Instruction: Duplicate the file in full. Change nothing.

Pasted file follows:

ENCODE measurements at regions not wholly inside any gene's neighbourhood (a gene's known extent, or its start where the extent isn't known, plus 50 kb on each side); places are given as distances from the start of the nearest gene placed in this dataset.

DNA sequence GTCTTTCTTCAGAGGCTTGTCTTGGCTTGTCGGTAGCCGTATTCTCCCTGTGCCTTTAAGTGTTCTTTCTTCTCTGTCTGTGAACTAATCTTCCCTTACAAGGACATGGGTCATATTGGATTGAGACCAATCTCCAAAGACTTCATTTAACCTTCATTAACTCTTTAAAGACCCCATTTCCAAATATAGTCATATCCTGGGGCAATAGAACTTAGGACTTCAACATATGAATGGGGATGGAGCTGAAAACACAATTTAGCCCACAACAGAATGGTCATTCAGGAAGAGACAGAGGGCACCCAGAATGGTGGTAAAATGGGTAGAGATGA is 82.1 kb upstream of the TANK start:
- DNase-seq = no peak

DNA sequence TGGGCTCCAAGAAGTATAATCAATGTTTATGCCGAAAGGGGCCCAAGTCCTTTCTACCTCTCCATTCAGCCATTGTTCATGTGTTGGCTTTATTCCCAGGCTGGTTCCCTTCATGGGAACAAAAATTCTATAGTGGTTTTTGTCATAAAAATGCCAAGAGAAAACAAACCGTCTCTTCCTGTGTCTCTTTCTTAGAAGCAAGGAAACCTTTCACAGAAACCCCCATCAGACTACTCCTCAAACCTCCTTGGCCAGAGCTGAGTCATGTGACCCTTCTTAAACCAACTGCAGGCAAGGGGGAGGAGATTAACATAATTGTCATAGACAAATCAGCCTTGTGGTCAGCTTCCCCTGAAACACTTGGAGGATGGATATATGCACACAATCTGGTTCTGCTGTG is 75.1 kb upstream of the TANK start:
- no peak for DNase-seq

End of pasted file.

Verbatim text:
ENCODE measurements at regions not wholly inside any gene's neighbourhood (a gene's known extent, or its start where the extent isn't known, plus 50 kb on each side); places are given as distances from the start of the nearest gene placed in this dataset.

DNA sequence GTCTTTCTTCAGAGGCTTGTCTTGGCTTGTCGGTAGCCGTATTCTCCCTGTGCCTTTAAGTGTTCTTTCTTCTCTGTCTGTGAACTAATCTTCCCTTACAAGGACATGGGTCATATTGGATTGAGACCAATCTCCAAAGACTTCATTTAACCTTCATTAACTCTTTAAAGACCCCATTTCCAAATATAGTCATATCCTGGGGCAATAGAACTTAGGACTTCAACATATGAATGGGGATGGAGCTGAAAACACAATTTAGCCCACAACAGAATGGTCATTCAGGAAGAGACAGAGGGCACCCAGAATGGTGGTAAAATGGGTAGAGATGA is 82.1 kb upstream of the TANK start:
- DNase-seq = no peak

DNA sequence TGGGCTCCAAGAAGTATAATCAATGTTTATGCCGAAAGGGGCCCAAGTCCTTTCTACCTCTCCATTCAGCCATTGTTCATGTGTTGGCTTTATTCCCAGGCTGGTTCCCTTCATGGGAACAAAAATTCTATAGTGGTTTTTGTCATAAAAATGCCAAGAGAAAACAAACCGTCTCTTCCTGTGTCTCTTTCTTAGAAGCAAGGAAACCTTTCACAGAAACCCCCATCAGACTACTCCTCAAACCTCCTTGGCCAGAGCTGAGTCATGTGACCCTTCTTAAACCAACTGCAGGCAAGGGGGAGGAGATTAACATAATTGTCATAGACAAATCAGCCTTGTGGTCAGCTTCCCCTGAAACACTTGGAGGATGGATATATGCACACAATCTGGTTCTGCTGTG is 75.1 kb upstream of the TANK start:
- no peak for DNase-seq